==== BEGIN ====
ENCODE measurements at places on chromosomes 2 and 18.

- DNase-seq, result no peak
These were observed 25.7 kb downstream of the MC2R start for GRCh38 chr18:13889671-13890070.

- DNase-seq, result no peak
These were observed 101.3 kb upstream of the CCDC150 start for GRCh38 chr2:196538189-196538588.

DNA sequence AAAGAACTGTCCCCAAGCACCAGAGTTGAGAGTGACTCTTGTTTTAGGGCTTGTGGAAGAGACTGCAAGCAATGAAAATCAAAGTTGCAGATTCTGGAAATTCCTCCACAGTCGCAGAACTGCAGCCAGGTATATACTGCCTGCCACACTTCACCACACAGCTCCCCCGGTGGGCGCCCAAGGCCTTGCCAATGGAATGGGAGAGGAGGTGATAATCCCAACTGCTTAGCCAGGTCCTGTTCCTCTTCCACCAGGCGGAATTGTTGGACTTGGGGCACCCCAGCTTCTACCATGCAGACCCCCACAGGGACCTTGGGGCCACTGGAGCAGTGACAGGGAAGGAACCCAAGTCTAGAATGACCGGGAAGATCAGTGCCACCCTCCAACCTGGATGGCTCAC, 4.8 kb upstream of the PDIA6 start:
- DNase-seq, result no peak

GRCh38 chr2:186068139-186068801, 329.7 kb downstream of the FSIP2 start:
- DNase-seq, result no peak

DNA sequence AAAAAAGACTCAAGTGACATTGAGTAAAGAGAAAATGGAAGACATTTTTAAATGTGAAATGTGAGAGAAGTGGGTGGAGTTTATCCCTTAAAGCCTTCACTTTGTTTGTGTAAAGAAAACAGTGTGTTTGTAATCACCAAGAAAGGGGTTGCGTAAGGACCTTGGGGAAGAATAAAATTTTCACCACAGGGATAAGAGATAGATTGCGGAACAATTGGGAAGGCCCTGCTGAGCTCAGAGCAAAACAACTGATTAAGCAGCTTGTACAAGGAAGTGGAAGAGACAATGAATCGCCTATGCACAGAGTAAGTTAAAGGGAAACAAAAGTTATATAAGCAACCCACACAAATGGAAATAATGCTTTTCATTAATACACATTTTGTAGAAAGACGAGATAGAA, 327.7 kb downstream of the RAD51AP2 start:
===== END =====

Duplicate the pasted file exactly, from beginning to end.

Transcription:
ENCODE measurements at places on chromosomes 2 and 18.

- DNase-seq, result no peak
These were observed 25.7 kb downstream of the MC2R start for GRCh38 chr18:13889671-13890070.

- DNase-seq, result no peak
These were observed 101.3 kb upstream of the CCDC150 start for GRCh38 chr2:196538189-196538588.

DNA sequence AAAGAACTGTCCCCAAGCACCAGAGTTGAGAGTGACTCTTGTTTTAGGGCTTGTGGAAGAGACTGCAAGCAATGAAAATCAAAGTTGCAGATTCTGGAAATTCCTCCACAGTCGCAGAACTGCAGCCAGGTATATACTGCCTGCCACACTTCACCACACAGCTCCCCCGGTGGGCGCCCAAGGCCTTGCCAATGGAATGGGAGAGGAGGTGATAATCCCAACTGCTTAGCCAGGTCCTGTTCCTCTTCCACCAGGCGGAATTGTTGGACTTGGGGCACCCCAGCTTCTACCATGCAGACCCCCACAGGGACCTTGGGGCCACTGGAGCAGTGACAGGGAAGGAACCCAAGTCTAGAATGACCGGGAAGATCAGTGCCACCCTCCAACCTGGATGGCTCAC, 4.8 kb upstream of the PDIA6 start:
- DNase-seq, result no peak

GRCh38 chr2:186068139-186068801, 329.7 kb downstream of the FSIP2 start:
- DNase-seq, result no peak

DNA sequence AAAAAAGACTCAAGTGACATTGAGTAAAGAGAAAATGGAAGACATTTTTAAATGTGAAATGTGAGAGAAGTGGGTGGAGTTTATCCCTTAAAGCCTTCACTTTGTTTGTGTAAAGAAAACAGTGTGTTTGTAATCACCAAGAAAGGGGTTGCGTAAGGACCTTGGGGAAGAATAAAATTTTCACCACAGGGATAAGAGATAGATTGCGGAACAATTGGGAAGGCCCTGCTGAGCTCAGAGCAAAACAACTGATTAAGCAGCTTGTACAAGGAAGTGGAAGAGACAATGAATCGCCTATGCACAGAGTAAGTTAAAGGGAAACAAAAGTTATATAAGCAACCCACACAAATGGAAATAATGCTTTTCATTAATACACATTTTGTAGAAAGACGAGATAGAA, 327.7 kb downstream of the RAD51AP2 start: